I got tired of waffling about feedsack fabric. There's so much cute stuff out there, it's incredibly hard to choose. And this isn't a big-deal project. Remember the WWKD? thing - What Would Katherine Do?  She just does it! And that's how it gets done.

This one has all my favorite colors in it (well, grass green is better than lime green, but oh well), the price was one of the cheapest out there ($7), and it was a hefty piece for a feedsack (34" x 44").  I doubt I'll regret it, while I WILL regret wasting time when it's mid-July and I have nothing done.

 

Sometimes I think it looks 40s, and sometimes I think it looks late-50s-almost-mod-60s.  You know, tepee-shaped motels. :p  Oh, well!
nuranar: Hortense Bonaparte. La reine Hortense sous une tonnelle à Aix-les-Bains (1813) by Antoine Jean Duclaux. (wonderfulness)
I got tired of waffling about feedsack fabric. There's so much cute stuff out there, it's incredibly hard to choose. And this isn't a big-deal project. Remember the WWKD? thing - What Would Katherine Do?  She just does it! And that's how it gets done.

This one has all my favorite colors in it (well, grass green is better than lime green, but oh well), the price was one of the cheapest out there ($7), and it was a hefty piece for a feedsack (34" x 44").  I doubt I'll regret it, while I WILL regret wasting time when it's mid-July and I have nothing done.

 

Sometimes I think it looks 40s, and sometimes I think it looks late-50s-almost-mod-60s.  You know, tepee-shaped motels. :p  Oh, well!
nuranar: (annoyance)
I went ahead and cut out two shifts (one for me, one for M.) on Monday night. I'm going to seam the back on mine because I hate how much fabric is wasted with the S&S cutting layout. Grr.  When I do my 18th century shift, I'm using the cutting layout from Costume Close-Up. That looks so neat.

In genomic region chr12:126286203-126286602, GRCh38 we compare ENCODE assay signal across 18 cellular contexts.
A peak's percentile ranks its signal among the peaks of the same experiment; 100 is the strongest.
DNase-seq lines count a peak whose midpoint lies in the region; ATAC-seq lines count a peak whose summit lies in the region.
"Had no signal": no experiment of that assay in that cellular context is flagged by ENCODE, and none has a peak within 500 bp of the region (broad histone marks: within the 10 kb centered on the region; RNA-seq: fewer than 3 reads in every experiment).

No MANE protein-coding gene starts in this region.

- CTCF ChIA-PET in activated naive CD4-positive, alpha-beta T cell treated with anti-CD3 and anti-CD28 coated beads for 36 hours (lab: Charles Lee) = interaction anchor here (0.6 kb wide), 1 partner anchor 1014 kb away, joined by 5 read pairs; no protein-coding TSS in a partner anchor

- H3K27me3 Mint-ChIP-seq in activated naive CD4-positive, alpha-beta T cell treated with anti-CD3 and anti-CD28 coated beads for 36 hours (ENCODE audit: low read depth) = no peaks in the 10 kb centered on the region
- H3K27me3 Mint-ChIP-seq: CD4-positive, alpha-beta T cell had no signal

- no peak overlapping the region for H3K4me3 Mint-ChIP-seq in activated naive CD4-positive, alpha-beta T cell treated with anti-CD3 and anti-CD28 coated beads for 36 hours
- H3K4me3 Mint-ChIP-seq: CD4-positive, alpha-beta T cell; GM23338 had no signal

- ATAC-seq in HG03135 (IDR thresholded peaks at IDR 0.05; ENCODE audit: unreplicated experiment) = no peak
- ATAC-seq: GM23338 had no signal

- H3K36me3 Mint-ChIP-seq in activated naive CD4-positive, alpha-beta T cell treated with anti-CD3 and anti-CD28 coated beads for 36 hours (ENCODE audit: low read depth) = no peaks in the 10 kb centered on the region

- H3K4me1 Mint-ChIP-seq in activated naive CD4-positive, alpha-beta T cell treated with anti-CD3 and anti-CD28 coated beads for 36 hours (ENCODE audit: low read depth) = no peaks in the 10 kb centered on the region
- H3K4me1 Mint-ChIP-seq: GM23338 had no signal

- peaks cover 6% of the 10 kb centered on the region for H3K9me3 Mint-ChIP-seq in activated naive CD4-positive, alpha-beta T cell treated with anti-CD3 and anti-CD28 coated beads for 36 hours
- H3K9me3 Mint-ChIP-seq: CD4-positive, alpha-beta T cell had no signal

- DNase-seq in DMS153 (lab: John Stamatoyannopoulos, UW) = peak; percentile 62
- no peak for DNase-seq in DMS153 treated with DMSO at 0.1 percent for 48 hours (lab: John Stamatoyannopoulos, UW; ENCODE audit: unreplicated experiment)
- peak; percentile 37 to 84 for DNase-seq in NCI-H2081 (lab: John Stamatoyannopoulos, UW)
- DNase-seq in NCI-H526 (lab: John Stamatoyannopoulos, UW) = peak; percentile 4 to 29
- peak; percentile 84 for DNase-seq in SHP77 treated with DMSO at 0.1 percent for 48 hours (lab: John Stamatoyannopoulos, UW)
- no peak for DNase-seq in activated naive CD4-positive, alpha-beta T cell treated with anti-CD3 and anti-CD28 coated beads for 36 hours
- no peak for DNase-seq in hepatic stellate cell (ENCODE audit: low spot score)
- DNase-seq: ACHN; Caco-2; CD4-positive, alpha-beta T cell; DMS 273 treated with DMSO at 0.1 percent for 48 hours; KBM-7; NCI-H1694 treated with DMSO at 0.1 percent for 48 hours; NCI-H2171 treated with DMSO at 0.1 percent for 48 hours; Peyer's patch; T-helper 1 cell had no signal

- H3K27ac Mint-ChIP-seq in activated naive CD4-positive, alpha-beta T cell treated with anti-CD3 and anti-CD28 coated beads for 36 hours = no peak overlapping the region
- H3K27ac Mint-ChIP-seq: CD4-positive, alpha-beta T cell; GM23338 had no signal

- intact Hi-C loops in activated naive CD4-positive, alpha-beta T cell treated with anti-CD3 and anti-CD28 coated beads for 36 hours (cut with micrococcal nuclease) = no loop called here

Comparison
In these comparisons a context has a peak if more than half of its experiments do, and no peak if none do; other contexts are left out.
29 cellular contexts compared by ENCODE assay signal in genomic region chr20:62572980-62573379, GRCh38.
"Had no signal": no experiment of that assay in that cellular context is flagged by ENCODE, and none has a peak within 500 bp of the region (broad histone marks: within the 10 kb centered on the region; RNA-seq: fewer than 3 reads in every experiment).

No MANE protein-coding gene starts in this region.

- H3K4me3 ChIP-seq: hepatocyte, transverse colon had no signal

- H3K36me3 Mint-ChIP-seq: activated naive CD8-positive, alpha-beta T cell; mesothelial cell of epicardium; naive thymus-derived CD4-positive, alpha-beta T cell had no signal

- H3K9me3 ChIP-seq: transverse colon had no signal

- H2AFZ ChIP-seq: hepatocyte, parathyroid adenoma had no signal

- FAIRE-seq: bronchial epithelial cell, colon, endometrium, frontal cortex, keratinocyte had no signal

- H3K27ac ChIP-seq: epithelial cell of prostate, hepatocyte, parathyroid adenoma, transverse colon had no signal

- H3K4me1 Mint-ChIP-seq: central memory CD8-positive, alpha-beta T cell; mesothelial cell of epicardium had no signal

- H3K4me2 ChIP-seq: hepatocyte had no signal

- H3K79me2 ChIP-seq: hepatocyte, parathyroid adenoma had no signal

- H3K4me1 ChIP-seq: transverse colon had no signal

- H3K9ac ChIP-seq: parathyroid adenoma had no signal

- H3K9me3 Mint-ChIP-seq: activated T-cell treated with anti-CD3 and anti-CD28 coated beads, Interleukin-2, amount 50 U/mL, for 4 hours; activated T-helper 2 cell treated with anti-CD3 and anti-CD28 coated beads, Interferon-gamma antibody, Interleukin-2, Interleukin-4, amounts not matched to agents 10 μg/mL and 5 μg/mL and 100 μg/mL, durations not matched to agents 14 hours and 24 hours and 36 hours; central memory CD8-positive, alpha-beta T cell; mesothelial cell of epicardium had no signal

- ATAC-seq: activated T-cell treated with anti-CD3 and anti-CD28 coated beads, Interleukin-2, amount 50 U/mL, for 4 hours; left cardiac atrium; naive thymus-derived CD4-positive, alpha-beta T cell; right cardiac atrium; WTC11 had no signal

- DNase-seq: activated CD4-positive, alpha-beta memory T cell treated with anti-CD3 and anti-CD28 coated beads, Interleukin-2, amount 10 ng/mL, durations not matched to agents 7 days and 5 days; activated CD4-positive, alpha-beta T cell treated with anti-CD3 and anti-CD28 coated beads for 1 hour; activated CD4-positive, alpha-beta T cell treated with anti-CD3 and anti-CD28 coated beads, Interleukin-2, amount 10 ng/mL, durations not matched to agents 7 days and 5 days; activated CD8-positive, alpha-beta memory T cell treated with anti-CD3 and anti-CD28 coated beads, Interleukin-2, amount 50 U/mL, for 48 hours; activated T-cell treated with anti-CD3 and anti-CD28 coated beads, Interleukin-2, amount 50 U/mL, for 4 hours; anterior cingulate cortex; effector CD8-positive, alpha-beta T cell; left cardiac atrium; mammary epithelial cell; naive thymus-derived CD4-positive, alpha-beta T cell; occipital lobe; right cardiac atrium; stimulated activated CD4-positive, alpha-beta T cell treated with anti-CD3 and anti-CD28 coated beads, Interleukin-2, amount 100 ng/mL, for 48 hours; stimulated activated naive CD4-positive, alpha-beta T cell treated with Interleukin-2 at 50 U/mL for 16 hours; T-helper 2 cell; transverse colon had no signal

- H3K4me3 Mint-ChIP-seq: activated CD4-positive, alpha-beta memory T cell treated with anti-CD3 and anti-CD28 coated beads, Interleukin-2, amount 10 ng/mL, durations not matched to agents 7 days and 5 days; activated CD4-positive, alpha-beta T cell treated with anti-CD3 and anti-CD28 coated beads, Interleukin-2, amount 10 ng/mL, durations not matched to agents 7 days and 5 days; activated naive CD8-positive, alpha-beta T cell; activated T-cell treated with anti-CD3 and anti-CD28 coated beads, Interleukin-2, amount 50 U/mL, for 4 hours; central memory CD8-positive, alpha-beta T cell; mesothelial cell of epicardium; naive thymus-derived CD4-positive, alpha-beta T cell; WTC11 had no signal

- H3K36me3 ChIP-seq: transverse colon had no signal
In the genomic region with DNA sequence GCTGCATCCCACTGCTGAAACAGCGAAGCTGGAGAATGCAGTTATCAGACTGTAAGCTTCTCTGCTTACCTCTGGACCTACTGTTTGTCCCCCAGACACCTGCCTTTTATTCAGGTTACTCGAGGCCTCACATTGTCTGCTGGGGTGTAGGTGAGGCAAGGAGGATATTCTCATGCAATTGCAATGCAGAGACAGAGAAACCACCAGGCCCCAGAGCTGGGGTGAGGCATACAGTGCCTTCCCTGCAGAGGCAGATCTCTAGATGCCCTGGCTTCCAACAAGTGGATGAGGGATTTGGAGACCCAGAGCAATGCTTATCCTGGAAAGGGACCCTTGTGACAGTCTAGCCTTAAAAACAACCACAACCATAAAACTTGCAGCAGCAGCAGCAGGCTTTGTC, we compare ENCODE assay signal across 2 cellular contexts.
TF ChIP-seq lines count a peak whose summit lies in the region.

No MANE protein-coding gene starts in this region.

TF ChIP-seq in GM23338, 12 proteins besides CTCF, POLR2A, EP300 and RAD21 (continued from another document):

I ordered the Mantua Maker drawers pattern. I also threw in the long stays pattern in as well, because I've been eyeing it for years anyway. I guess she's based in Texas - better be, because I had to pay sales tax!

And I also bought white drill from Hobby Lobby to make short stays. I wish I'd know or thought to check there, back when I was getting supplies for Atlanta to make my 1860s corset. Then I'd have an all-white corset, instead of white sateen cover and unbleached drill inside! :p


I'm still up in the air about what to use for the petticoat skirts, though.  I'm using Pimatex for the bodices, but the skirts are holding me up.

While at Hobby Lobby, I checked their Kona cotton. It is the famed Robert Kaufman stuff, just like what I remembered at Joann, and I still don't like it! :/  I tried, I really tried. But it looks coarse, it feels heavy and non-drapey, and feels rough to me.  I'm sure it's great for quilting and more ordinary clothing, for sure.  Keep in mind that I've been working with nothing but pimatex and lawn and voile for a long while, too.  I went back to Dharma Trading Co., too, trying to find some more info. (Unfortunately, they didn't have batiste to compare, or buy.)

Pimatex:        3.7 oz/sq yd       thread count 133x72
Broadcloth:   3.5 oz/sq yd       thread count 133x72
Lawn:           2.5 oz/sq yd        thread count 90x88